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Herland

Characters

Ellador

Characters Ellador

In many ways, Ellador is Gilman’s ideal woman. Beautiful and athletic, an unusual combination in the literature of Gilman’s time, Ellador defies the frail, delicate Victorian feminine ideal without seeming in any way masculinized or unwomanly. She is intelligent, courageous, and curious about the larger world. She is also a career woman: her work as a forester is inspired by the praise she received as a child for helping destroy an insect pest that threatened Herland’s trees. All of these aspects combine to make Ellador a walking rebuke to the stereotype of the modern, “liberated” woman as a waspish, unfulfilled man-hater. Gilman means for Ellador to exemplify woman’s human potential—that is, woman’s potential for wholeness, beyond the conventional boundaries of traditional femininity. Given the chance, Gilman is saying, women can be like Ellador: equal to a man spiritually, intellectually, and even physically.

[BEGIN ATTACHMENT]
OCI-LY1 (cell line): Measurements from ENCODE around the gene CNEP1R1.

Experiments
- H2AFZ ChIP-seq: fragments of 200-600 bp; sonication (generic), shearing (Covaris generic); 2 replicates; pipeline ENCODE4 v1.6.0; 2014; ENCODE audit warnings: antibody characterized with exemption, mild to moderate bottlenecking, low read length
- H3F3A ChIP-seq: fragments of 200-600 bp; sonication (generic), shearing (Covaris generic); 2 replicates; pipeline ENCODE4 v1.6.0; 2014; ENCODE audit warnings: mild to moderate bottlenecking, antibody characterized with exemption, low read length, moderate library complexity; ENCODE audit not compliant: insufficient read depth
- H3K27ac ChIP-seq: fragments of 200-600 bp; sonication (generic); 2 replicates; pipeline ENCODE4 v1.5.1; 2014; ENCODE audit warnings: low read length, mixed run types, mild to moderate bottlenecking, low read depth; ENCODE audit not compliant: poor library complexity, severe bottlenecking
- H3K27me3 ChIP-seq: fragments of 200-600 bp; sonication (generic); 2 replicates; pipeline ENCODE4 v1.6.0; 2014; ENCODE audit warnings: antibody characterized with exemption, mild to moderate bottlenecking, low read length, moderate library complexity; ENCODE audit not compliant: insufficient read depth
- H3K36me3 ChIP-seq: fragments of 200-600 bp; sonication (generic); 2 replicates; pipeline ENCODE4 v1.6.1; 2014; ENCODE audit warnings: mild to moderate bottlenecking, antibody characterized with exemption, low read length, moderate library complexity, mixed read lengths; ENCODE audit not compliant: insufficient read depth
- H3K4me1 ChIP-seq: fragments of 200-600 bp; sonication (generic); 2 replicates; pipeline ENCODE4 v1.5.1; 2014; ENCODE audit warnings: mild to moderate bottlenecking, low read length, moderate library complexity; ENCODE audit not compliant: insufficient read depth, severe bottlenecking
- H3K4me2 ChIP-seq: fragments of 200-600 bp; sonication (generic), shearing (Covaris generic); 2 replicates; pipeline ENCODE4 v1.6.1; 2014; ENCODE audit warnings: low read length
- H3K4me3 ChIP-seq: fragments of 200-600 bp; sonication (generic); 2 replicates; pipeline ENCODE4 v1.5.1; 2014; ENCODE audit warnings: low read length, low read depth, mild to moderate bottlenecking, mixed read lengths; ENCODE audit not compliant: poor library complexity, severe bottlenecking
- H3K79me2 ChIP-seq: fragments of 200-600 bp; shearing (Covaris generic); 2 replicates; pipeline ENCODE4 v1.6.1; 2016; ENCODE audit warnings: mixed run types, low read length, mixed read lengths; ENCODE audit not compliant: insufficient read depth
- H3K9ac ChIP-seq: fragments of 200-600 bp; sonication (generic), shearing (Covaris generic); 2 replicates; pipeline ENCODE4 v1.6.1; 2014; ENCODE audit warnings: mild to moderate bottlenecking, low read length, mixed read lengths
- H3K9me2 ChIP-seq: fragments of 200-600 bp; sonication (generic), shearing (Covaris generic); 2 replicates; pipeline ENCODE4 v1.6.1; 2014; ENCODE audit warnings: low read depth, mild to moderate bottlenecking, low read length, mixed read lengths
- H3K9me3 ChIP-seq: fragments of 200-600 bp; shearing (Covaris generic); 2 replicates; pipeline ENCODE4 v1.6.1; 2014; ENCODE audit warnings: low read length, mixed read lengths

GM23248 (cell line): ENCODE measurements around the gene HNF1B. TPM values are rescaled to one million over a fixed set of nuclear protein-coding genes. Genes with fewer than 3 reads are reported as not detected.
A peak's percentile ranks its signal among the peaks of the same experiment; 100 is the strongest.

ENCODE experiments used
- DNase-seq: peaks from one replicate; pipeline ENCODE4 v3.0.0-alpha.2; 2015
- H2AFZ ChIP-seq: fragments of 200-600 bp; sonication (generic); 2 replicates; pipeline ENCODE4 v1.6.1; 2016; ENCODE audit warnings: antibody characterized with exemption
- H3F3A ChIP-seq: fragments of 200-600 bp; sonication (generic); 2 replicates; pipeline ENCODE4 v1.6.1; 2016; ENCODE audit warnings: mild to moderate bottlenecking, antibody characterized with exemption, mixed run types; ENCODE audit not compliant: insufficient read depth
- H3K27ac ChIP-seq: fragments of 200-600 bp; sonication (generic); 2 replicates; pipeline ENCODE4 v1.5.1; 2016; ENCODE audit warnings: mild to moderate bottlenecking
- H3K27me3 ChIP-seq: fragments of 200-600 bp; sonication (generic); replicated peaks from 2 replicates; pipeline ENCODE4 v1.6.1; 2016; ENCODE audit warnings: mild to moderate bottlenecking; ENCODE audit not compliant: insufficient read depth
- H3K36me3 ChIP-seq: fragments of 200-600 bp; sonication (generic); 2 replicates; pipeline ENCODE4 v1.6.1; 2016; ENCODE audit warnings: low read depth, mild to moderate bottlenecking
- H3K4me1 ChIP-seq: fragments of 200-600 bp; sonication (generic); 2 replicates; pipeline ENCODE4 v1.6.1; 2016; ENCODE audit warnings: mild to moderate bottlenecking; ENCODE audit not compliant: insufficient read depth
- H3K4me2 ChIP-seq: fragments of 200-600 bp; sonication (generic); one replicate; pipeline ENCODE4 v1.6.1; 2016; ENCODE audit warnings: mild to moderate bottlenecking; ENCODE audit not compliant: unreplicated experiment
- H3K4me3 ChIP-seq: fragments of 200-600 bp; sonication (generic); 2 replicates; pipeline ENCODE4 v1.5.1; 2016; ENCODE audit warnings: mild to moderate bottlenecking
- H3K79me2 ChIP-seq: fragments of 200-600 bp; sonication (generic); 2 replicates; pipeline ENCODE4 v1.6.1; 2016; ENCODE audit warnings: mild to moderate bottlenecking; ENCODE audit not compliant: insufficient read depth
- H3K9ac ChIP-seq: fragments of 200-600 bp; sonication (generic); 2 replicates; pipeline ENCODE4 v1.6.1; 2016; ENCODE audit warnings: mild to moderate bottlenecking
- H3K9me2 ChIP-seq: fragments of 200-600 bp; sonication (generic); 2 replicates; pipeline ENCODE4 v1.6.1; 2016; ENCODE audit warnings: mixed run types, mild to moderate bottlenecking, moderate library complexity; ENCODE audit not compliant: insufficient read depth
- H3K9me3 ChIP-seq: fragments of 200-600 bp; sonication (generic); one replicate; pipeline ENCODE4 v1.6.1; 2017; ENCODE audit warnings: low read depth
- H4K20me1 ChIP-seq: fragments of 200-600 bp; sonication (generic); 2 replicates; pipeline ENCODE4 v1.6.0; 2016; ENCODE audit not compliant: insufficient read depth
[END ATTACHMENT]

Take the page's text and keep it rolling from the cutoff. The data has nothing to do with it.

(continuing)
Ellador’s mission to the outside world is part of her quest for an understanding of human nature in its wholeness. Ellador senses that, despite the amazing progress made in Herland, their society remains incomplete as long as there is no contribution from the masculine half of humanity. Ellador is driven to understand the masculine “other” both through her romantic relationship with Van and, at the end of the novel, by exploring the outside world in his company. There is still a tentative, unsettled quality to Ellador’s relationship with Van at the conclusion of the novel, as though both the characters and the author were still trying to figure out what a truly equal sexual relationship would look like. In a typically clever reversal of traditional characterization, Gilman has Ellador in the role of cool rationalist, not seeing the point of nonprocreative sexuality—while Van argues for the emotional, passionate, romantic (and traditionally “feminine”) side of sexuality. If the women of the future are anything like Ellador, Gilman seems to say, many of our traditional expectations will have to be radically revised.